The hon. gentleman seems to be conjuring up imaginary difficulties that, up to the present, have not been met with. The existing Act has no safeguard as to the time within which one affected by this section shall attend college. The only safeguard is the head tax of $500. Under the operation of the Act, the party concerned would be expected to enter college within a reasonable time-almost immediately upon coming to Canada; otherwise, he would not be allowed to remain in Canada unless by payment of the head tax. The effect of this change is only to
waive the head tax under certain conditions, and I do not anticipate any trouble.
The difference between the existing condition of affairs and what the minister proposes is so great that it looks as if he were opening the gates very wide. He says that at present there is no safeguard other than that which will exist in the future. There is the safeguard of the $400 having been deposited. At present, the onus of proof is on the alleged student, but under the change proposed by the minister the department will have to make the case against the man who enters with an expectation which he does not fulfill. This affects more particularly the province of British Columbia. I see in his place an hon. member who has made rather a specialty of "A White British Columbia." I would ask my hon. friend from Victoria (Mr. Barnard) whether this legislation is such as will be considered desirable by those who wish to perpetuate a white British Columbia. He has, no doubt, full information as to the local circumstances and as to what is desired by the people of his province.
So far as I understand the situation, I do not think this matter has been very much considered in British Columbia. Certainly, there has been no protest against it that I have heard of. I do not think the proposed change will do much harm, but, on the other hand, I do not think it will do much good-it is rather innocuous.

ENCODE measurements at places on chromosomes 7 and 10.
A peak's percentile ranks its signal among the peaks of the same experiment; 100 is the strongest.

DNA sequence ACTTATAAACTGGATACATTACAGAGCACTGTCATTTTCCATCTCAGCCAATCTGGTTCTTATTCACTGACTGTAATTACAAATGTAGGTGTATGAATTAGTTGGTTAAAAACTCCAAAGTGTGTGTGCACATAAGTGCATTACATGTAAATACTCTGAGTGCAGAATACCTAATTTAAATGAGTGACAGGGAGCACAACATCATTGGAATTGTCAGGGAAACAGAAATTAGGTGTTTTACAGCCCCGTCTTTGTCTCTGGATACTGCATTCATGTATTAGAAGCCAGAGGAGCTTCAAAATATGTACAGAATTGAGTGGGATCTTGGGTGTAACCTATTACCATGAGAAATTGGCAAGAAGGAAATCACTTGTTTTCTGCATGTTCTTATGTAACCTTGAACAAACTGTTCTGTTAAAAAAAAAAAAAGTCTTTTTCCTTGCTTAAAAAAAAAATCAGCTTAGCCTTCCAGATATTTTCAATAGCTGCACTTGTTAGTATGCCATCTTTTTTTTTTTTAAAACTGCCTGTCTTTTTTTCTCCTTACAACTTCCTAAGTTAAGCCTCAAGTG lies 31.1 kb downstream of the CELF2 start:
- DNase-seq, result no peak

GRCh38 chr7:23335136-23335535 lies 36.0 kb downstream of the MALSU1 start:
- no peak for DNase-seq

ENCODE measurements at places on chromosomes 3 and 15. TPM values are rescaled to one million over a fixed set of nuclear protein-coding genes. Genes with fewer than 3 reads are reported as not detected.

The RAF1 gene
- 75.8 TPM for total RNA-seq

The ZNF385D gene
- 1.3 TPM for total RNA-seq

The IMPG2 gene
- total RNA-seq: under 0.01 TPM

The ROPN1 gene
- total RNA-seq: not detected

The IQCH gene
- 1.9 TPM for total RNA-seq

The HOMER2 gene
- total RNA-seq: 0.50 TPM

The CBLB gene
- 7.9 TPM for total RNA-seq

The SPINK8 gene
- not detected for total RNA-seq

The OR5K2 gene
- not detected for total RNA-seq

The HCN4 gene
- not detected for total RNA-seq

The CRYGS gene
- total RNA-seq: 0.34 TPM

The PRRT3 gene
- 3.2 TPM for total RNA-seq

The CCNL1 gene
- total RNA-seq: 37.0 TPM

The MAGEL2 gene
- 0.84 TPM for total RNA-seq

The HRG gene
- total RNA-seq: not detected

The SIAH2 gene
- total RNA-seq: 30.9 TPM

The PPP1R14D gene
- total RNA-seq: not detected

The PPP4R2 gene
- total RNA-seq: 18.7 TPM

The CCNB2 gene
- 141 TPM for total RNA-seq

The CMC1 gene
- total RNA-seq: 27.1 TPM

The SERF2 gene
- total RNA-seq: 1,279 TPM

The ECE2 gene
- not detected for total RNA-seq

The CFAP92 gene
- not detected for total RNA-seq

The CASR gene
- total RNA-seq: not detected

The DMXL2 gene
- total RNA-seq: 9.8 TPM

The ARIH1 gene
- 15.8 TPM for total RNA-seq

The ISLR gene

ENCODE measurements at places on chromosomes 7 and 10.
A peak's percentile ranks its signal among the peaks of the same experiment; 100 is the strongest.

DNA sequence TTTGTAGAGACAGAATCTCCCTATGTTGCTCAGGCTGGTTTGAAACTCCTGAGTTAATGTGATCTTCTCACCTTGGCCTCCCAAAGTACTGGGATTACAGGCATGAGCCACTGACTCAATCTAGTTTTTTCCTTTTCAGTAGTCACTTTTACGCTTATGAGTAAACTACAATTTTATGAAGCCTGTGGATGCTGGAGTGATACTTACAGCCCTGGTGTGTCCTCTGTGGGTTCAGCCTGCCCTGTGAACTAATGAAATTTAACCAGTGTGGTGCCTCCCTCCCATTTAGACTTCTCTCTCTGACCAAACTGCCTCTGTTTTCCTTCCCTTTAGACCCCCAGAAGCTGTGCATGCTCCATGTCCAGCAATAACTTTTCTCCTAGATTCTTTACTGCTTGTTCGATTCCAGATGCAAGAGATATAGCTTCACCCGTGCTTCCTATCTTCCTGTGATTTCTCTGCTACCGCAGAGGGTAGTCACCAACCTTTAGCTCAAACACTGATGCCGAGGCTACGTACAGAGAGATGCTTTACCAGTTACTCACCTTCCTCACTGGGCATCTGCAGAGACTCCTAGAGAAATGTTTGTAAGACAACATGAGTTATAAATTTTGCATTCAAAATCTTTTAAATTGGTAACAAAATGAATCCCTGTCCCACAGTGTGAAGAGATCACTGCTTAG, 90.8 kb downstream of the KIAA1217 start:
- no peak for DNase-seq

The hon. member (Mr. Barnard) is taking a very safe line. I can remember the day when he was more outspoken. I am glad to see him here, and also to see the hon. member for New Westminister (Mr. Taylor), though both are silent to-day. When the present leader of the Opposition (Sir Wilfred Laurier) was at the head of the Government, he increased the head tax from $100 to $500 in response to the sentiment created in British Columbia against oriental immigration. Some months or years afterwards the whole of the Conservative party in that province declared for a policy of exclusion of oriental immigration. I remember that my hon. and genial friend from Victoria was elected on the strength of a certain telegram, which afterwards proved to be a forgery, and he was too much of a gentleman to have benefited by that telegram. But it is a well known fact that the whole of the Conservative party in British Colum-
bia was apparently deadly opposed to oriental immigration.
If in those days any one had made the loophole that is being made to-day in the law, we would have heard my hon. friend from Victoria (Mr. Barnard) and my hon. friend from New Westminster (Mr. Taylor) blaming the Government for their action. This is the second time that a question like this has come up in this House within a few days. ,1 regret not to see the hon. member for Vancouver (Mr. Stevens) in his seat. He was very outspoken about the question of Japanese immigration. I remember that in the House he censured me because I had negotiated an arrangement, or a treaty, with the Japanese Government concerning a restricted number of immigrants to Canada. Yet, a few years afterwards, the treaty was renewed and it was renewed with a feather in the cap of the Japanese Consul at Ottawa. I forget the terms of the letters which were exchanged between the right hon. the Prime Minister (Sir Robert Borden) and the Japanese Consul, but it is a fact that the Japanese Consul got the better of the Prime Minister and got better terms than the Japanese Government had obtained before that time.